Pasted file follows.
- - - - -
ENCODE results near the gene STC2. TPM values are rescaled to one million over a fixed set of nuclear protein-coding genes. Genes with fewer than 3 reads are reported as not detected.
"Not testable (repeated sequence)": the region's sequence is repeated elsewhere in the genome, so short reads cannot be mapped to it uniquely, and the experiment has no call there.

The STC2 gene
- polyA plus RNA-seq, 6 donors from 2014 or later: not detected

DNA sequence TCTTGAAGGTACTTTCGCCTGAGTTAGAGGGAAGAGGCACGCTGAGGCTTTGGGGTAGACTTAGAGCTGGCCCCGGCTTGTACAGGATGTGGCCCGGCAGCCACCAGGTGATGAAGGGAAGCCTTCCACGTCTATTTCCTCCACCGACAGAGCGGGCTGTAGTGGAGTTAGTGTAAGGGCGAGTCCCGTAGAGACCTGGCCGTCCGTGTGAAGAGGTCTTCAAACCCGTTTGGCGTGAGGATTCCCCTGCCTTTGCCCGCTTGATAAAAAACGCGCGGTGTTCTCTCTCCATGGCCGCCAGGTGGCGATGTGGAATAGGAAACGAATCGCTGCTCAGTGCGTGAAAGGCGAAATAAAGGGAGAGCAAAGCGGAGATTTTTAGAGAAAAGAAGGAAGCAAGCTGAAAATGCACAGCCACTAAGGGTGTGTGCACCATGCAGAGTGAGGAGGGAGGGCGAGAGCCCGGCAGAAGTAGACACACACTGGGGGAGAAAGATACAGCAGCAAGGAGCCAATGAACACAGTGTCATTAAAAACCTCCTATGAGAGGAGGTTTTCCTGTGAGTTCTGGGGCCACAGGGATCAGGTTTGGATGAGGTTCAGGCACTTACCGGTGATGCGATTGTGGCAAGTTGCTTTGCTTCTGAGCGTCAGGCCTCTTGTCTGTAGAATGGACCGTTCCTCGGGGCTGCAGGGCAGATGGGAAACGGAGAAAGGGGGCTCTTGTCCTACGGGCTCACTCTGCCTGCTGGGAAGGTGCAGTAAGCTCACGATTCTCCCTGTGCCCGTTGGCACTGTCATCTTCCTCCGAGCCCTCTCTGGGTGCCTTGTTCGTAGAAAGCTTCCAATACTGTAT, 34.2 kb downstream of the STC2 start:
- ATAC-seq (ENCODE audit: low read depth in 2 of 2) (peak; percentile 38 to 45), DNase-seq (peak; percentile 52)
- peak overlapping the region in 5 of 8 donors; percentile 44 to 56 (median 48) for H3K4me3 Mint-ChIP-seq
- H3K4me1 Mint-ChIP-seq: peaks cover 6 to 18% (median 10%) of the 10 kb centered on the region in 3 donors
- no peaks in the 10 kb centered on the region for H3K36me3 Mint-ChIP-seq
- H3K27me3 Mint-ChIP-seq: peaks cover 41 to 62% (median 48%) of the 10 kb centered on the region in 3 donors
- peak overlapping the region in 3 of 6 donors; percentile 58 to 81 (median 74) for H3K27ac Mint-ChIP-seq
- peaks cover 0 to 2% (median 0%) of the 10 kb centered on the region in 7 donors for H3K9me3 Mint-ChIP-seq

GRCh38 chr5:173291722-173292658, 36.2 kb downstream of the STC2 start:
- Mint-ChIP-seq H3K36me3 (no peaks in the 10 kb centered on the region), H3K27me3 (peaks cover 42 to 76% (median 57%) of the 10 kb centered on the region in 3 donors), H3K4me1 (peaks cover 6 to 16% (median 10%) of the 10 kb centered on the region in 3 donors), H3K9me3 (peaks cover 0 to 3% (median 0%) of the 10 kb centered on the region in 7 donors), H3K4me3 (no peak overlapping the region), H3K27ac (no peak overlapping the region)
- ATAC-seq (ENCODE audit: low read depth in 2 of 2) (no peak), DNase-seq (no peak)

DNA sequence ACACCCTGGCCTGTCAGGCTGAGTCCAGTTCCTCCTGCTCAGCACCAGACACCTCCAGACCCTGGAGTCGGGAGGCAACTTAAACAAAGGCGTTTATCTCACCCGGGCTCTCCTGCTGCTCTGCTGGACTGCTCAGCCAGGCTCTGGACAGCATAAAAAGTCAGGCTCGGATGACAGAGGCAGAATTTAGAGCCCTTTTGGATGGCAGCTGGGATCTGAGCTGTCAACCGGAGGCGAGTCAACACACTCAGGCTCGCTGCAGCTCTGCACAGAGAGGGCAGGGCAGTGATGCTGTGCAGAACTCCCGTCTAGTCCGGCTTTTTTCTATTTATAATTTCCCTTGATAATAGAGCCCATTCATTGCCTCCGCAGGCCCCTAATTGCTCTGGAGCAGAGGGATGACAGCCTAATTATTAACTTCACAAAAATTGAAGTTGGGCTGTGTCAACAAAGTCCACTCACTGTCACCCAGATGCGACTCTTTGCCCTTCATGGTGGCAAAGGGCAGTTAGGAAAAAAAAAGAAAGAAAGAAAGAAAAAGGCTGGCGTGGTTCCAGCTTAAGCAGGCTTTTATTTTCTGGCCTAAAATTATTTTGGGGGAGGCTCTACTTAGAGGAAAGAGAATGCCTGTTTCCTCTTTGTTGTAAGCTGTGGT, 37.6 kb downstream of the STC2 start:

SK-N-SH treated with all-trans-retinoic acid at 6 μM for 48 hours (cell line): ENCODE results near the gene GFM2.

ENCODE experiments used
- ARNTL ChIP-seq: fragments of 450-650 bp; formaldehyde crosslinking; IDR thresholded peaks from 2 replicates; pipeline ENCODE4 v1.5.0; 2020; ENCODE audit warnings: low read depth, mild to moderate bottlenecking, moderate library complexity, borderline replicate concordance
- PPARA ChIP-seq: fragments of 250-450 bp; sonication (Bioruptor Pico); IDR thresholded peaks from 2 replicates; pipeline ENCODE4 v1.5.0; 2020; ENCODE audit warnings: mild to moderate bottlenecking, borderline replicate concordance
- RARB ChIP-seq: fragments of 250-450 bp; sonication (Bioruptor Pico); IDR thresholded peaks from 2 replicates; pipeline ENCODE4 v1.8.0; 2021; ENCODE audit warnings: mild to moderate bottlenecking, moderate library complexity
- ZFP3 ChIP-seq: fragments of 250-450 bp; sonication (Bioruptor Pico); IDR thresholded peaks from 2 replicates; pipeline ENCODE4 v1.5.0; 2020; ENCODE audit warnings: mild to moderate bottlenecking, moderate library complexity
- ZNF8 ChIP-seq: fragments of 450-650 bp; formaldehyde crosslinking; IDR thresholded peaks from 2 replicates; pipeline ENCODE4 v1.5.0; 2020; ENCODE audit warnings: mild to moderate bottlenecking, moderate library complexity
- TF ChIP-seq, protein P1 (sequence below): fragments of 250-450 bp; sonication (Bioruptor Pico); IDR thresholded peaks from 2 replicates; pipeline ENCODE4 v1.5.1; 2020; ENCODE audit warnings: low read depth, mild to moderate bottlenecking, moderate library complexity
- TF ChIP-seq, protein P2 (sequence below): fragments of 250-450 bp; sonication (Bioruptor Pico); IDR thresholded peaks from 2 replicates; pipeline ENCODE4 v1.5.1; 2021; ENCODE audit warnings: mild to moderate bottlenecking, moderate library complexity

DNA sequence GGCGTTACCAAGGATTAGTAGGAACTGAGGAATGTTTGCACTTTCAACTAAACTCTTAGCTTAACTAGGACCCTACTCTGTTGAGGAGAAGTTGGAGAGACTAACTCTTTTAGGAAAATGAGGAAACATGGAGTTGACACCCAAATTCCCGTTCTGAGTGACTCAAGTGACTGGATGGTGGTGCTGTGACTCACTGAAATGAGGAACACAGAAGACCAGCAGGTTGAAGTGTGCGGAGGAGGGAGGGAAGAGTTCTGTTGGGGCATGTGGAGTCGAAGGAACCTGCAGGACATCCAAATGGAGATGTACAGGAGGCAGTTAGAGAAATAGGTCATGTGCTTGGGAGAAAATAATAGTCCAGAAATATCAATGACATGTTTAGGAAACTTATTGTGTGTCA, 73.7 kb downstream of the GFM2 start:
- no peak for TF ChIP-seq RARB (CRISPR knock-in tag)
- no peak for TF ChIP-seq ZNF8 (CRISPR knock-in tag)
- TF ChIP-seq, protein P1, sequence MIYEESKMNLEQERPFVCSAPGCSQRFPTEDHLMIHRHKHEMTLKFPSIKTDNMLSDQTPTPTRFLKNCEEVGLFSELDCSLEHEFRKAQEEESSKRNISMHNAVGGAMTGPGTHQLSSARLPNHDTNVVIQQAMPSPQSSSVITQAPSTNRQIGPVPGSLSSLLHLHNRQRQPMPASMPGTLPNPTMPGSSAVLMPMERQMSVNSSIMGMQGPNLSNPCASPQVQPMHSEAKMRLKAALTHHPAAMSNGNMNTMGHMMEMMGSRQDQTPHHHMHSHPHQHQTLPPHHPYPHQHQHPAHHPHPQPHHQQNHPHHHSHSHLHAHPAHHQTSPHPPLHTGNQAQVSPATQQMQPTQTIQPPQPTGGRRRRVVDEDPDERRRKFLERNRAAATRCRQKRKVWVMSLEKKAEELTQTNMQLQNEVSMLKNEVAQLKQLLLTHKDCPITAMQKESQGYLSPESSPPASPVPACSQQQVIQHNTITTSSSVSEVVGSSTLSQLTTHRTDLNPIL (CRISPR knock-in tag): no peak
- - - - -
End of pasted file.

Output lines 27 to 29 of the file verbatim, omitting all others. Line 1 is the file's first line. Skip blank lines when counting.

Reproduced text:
- no peak for TF ChIP-seq RARB (CRISPR knock-in tag)
- no peak for TF ChIP-seq ZNF8 (CRISPR knock-in tag)
- TF ChIP-seq, protein P1, sequence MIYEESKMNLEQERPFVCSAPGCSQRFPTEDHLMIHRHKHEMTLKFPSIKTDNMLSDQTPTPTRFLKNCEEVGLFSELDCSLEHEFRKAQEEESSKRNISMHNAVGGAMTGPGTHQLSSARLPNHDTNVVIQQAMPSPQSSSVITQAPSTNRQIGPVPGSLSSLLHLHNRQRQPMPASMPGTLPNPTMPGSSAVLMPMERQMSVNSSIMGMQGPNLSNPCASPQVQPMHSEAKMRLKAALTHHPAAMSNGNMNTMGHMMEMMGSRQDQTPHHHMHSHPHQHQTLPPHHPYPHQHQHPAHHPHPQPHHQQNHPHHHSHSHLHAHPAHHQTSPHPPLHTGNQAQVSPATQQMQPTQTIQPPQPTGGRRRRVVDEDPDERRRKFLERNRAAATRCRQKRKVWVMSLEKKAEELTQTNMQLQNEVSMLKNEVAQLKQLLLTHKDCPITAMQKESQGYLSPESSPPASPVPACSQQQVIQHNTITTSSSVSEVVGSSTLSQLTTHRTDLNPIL (CRISPR knock-in tag): no peak